Balance Awareness Week – supporting those who suffer with loss of balance 12 Sep
About 40% of adults over the age of 40 experience dizziness and/or imbalance daily. Usually caused by vestibular disorders, your muscles not functioning or your body not working as well due to an older age.
Vestibular disorders are caused through the inner ear being affected in some way; this leads to dizziness and imbalance; heavily influencing daily life and tasks. Balance Awareness Week, starting September 15th, is a week to raise understanding around vestibular disorders, and how you can help or notice this in yourself and others!
What can balance loss feel like?
Usually, dizziness will come and go on rare occasions and is seen to be more common when you’re ill or have an ear infection. However, for someone with vestibular disorders, this dizziness can be gradual or sudden and stays a lot longer as well as being more consistent. These intense, short periods of dizziness, vertigo and nausea can cause a lot of issues in daily routines and life.
Trying to focus on the most trivial of tasks can become harder, especially when the world around you feels like it is continuously spinning. Spinning also comes and goes, and can be just as intense as dizziness, making daily life just as hard.
Loss of balance and the increase of vertigo, spinning, nausea and more, affects life mentally as well as physically. People dealing with these issues tend to live a solitary life, struggling with going outside to prevent having to deal with the dizziness and becoming an active contributor to anxiety and depression.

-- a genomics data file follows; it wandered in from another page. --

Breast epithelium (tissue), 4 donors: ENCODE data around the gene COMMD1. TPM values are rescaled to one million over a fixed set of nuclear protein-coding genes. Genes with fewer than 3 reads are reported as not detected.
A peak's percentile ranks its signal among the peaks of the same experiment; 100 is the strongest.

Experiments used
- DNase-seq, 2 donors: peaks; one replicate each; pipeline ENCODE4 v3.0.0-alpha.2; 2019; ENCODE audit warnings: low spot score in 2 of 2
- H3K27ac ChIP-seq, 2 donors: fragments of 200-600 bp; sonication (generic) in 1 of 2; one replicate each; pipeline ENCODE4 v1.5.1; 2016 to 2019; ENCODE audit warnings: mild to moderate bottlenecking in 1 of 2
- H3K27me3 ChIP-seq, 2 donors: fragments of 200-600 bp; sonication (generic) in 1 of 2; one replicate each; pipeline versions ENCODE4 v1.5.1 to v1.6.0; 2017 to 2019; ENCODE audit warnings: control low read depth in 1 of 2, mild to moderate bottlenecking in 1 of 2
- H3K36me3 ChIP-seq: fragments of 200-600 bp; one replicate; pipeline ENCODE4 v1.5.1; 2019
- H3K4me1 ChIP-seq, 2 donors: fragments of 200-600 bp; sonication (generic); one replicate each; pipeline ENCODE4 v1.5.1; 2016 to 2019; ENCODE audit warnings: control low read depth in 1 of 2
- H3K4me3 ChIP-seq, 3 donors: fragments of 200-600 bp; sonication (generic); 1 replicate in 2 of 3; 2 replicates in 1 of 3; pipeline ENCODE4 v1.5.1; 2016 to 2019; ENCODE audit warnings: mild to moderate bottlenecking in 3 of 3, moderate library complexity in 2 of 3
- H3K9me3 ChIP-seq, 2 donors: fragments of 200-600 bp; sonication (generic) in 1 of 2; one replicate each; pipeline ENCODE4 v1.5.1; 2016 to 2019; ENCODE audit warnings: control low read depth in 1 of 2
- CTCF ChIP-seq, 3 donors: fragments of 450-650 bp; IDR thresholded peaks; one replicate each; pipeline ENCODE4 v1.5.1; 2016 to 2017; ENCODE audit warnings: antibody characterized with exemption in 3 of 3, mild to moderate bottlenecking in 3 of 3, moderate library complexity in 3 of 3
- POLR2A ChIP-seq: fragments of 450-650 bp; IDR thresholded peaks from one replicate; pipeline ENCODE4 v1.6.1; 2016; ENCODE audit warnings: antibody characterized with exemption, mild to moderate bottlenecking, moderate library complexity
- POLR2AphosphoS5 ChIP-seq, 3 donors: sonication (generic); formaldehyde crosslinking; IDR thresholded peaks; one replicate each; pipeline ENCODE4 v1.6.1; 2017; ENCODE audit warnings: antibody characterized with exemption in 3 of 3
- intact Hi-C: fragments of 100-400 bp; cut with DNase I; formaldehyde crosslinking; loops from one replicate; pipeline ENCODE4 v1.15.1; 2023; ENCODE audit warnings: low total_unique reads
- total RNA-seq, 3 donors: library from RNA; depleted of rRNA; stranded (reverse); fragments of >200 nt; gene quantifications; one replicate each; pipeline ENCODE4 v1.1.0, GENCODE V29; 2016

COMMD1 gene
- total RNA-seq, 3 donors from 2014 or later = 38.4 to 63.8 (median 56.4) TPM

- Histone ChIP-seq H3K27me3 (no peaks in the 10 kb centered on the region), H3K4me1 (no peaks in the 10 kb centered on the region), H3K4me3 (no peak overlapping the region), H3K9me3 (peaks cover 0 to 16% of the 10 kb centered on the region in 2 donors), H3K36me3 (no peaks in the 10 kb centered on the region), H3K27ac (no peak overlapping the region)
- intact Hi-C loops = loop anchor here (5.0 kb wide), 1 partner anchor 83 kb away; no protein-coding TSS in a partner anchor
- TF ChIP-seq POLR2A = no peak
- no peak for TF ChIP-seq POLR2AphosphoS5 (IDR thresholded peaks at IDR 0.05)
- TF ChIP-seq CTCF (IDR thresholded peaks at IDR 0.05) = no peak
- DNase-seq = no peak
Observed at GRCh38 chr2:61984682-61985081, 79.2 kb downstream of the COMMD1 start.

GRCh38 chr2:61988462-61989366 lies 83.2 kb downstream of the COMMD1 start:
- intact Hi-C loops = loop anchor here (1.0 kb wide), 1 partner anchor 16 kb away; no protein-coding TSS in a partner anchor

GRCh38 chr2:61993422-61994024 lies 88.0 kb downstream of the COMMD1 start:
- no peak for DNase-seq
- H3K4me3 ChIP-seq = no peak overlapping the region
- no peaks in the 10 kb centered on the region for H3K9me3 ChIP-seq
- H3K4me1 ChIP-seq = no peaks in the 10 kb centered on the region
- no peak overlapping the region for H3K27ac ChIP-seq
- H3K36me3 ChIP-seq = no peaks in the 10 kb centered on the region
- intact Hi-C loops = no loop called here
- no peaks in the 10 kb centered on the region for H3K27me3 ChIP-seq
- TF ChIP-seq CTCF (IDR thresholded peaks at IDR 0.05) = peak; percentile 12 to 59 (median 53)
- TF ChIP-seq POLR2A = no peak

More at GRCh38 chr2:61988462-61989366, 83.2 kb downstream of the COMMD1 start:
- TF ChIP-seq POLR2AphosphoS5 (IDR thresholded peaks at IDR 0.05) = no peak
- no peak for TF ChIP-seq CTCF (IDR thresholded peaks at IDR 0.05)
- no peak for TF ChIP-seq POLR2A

Not only can loss of balance lead to some mental health issues; it can also profoundly affects the mobility of the body. The lack of movement due to the fear of regular dizziness can stiffen up joints and decrease muscle flexibility and strength.
Building up and maintaining strength and mobility is crucial but trying to achieve this, alongside living with the loss of balance, is a lot harder.
Our partners, Cheshire Change Hub, have a free course called Falls Prevention. Not necessarily curing vestibular disorders but can help with keeping up your mobility and strength. Falls Prevention is a free course for people over 65 with a high risk of falling, poor mobility and those who suffer from balance problems. Over 25 weeks, you can take part in a class called Better Balance, designed to help improve your strength and mobility.
Cheshire Change Hub also provides exercises that are great for you to help build your strength and monitor your balance at home! These exercises are quick and easy, helping you to find a few ways you might not have thought of to support you with increasing your balance!
To find out more about Cheshire Change Hub and their Falls Prevention course, click here.
The Ménière’s Society is a UK charity dedicated to raising awareness for people living with vestibular disorders. Read more about how they help people dealing with these disorders and how you can help too!